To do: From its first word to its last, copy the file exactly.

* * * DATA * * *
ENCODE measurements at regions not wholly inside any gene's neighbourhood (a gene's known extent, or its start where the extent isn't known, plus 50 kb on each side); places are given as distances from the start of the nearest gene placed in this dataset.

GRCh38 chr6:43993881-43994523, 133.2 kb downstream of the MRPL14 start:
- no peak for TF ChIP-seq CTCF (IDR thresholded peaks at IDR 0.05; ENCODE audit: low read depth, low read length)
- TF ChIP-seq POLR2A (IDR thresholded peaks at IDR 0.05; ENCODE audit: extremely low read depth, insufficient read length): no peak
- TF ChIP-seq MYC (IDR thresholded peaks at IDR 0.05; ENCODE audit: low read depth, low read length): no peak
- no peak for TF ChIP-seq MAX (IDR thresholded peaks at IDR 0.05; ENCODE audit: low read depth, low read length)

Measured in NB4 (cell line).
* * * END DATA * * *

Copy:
ENCODE measurements at regions not wholly inside any gene's neighbourhood (a gene's known extent, or its start where the extent isn't known, plus 50 kb on each side); places are given as distances from the start of the nearest gene placed in this dataset.

GRCh38 chr6:43993881-43994523, 133.2 kb downstream of the MRPL14 start:
- no peak for TF ChIP-seq CTCF (IDR thresholded peaks at IDR 0.05; ENCODE audit: low read depth, low read length)
- TF ChIP-seq POLR2A (IDR thresholded peaks at IDR 0.05; ENCODE audit: extremely low read depth, insufficient read length): no peak
- TF ChIP-seq MYC (IDR thresholded peaks at IDR 0.05; ENCODE audit: low read depth, low read length): no peak
- no peak for TF ChIP-seq MAX (IDR thresholded peaks at IDR 0.05; ENCODE audit: low read depth, low read length)

Measured in NB4 (cell line).